Freedom: Chance to Choose Burgers, Dogs and Brews

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Freedom: Chance to Choose Burgers, Dogs and Brews

By Robert Passikoff - 06/30/2011

As we head toward the Fourth of July holiday, it’s worth remembering that freedom is never given it is always won – just like brand loyalty.

Holidays tend to bring out allegiances in people, particularly as it relates to cuisine. When it comes to eating on the Fourth, this year consumers intend to be loyal to hamburgers (78%), hot dogs (61%), sausages (43%), baked beans (45%), potato salad (40%), coleslaw (35%), guacamole and chips (31%), and grilled vegetables (22%).

For desserts, celebrants intend to be faithful to watermelon (50%), apple pie (46%), cupcakes and patriotic pastries (42%) and ice cream (40%). Sixty percent are going to support apple pie à la mode. For beverages the old dependables seem to be iced tea (63%), lemonade (45%), white wine (52%), bloody Marys (40%) and beer (78%).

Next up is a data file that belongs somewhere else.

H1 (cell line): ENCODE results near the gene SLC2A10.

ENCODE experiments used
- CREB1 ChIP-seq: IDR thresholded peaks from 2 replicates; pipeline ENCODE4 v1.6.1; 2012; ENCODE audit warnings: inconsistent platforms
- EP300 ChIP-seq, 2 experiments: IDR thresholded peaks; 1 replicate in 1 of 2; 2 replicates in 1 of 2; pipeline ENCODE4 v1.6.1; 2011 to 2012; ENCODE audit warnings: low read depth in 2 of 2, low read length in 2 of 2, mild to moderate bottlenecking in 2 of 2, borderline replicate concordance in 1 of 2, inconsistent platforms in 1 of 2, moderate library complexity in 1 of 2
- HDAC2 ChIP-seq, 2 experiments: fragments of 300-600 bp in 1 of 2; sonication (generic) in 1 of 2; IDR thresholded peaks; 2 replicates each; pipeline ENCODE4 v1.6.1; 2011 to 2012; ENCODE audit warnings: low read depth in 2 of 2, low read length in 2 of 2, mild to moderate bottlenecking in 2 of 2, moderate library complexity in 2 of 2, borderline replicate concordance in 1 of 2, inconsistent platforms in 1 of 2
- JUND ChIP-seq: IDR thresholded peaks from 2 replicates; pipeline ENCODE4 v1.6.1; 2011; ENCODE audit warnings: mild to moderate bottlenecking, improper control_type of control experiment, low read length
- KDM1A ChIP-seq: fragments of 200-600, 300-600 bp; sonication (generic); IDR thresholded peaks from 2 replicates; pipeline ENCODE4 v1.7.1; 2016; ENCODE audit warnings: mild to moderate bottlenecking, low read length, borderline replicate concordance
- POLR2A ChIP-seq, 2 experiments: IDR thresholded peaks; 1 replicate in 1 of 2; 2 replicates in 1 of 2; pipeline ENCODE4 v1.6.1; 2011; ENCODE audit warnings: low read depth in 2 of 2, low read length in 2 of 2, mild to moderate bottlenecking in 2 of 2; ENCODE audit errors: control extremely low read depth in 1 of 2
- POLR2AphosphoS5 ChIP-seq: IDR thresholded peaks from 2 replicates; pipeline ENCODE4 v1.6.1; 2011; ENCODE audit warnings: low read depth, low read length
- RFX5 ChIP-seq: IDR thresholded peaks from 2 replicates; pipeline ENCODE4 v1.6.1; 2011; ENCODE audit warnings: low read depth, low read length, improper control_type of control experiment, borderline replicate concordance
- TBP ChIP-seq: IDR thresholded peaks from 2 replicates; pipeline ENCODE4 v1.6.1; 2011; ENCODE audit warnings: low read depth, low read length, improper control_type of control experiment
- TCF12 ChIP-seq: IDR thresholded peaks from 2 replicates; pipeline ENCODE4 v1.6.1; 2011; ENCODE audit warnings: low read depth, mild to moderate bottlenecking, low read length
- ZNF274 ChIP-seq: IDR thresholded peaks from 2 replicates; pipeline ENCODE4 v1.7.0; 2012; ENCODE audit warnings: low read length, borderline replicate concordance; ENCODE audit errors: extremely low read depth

In fact, while many consumers cite beer as a necessary Fourth of July libation, it’s wine and spirits that have experienced uninterrupted growth over the past few months. Most “legacy beers,” like Budweiser, have been seeing some fall-off, with consumers either trading down to lower-cost beers, or trading up for high-end craft beers. In fact, loyalty rankings of beer look like this:

1. Coors/Sam Adams
2. Sierra Nevada
3. #9 (Magic Hat)
4. Guinness
5. Corona
6. Heineken
7. Amstel
8. Michelob
9. Miller
10. Budweiser

Aside from Sam Adams, a perennial leader in the craft brew category, loyalty beneficiaries are craft beers, like the ones in the second and third spots on the list. These companies are small, independent, and traditional – kind of like the honoree of this coming weekend’s celebrations. In the case of fermented beverages, consumers’ loyalties are demonstrated by a willingness to pay more for such products.

And that’s something any brand would celebrate and would be proud to toast!

Robert Passikoff is founder and president of Brand Keys, a New York-based customer loyalty consulting firm.